Obstructive sleep apnea is common in people who are overweight or obese. So is weight loss an effective way to treat sleep apnea?
A new study from Finland shows that people with mild sleep apnea may benefit from weight loss. Participants were put on a very low calorie diet. They also received supervised lifestyle modification.
The treatment led to an average weight loss of 10.7 kg, which is almost 24 pounds. It also led to a significant reduction in sleep apnea severity.
All common sleep apnea symptoms improved. The treatment benefits remained at the one-year follow up.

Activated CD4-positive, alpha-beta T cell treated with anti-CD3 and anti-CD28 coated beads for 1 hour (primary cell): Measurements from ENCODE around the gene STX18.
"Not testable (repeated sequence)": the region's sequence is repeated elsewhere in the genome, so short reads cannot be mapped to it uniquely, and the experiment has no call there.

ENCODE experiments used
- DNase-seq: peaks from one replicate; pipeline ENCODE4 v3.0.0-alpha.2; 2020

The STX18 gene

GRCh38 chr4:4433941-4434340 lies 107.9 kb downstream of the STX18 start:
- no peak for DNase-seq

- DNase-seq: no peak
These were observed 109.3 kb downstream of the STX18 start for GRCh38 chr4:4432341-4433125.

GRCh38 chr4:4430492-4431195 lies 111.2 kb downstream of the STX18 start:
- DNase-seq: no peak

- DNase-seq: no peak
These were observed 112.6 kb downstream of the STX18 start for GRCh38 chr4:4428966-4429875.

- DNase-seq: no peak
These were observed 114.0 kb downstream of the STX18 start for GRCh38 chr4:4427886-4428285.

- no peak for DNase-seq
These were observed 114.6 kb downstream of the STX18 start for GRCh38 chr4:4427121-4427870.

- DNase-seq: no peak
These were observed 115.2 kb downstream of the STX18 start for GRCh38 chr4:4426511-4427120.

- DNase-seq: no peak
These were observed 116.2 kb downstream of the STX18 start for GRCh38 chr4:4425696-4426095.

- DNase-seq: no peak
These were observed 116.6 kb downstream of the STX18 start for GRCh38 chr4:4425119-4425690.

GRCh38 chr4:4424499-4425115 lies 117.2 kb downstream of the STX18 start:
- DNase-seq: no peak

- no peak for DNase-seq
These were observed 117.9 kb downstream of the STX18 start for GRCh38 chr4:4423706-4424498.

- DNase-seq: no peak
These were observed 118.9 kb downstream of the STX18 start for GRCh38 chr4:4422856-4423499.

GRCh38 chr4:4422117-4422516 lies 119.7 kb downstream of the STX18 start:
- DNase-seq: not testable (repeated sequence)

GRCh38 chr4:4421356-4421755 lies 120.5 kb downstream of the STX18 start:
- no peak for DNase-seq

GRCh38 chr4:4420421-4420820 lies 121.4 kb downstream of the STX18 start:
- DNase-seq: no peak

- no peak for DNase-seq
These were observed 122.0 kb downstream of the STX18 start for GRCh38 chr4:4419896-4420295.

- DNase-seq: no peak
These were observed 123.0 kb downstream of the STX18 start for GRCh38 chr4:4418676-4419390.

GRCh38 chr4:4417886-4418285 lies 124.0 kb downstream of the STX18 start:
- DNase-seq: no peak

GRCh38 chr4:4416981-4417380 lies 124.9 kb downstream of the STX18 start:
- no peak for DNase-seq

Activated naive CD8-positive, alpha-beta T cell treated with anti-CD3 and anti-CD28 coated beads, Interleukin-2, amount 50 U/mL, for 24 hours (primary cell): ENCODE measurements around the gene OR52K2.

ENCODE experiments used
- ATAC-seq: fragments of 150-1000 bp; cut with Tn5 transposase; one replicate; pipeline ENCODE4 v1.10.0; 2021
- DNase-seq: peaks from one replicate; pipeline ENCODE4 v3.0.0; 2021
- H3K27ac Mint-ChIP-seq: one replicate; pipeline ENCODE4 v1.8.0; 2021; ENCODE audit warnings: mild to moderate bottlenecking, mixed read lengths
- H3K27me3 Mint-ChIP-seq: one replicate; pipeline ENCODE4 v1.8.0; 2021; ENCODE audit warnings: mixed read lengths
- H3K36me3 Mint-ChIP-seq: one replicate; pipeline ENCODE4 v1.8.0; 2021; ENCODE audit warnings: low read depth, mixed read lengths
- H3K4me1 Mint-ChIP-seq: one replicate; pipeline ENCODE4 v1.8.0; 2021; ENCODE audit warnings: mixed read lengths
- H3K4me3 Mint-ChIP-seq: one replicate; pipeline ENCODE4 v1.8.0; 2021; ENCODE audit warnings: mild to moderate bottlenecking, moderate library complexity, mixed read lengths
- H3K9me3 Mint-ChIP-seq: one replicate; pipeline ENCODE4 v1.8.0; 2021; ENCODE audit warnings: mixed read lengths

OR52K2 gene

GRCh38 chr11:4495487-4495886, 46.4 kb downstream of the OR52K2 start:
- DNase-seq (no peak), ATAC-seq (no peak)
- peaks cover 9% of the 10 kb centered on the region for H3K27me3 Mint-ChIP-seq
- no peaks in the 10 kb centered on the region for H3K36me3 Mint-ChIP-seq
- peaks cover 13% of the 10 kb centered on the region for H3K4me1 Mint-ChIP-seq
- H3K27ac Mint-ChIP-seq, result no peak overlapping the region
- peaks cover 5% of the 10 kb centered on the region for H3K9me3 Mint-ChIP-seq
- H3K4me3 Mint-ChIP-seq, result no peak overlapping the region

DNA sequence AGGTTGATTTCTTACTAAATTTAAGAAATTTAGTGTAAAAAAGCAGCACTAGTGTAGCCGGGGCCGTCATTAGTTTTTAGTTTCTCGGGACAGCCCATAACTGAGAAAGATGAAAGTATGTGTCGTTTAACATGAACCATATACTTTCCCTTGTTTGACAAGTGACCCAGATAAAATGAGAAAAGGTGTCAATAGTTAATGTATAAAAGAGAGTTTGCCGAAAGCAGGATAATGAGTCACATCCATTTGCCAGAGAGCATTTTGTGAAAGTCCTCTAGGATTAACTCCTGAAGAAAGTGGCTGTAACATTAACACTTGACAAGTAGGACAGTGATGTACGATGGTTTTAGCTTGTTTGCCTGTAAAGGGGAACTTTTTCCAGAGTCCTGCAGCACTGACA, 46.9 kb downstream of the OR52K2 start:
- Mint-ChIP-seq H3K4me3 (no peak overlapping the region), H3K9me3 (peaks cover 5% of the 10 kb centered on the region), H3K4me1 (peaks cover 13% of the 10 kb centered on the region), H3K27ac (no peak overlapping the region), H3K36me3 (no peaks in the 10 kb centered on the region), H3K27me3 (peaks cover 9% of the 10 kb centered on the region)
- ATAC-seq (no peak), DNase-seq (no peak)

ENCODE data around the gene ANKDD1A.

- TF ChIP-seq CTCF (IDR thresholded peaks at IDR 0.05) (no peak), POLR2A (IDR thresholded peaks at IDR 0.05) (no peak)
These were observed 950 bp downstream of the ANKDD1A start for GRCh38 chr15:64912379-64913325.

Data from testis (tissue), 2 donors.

The AASM recommends dietary weight loss as one treatment strategy for people who are obese and have sleep apnea. But weight loss should be combined with another treatment such as CPAP or an oral appliance.
Why? There are three main reasons. First, weight loss takes time. Sleep apnea is a serious health problem that requires immediate treatment to normalize your breathing during sleep.
Second, weight loss is difficult to maintain. Often there is a trend toward regaining weight over time.
Finally, although it may reduce the severity of sleep apnea, weight loss rarely cures sleep apnea. Breathing pauses during sleep are still likely to occur.
Talk to your doctor before starting a diet or a weight-loss plan. Contact an AASM-accredited sleep center for help with sleep apnea.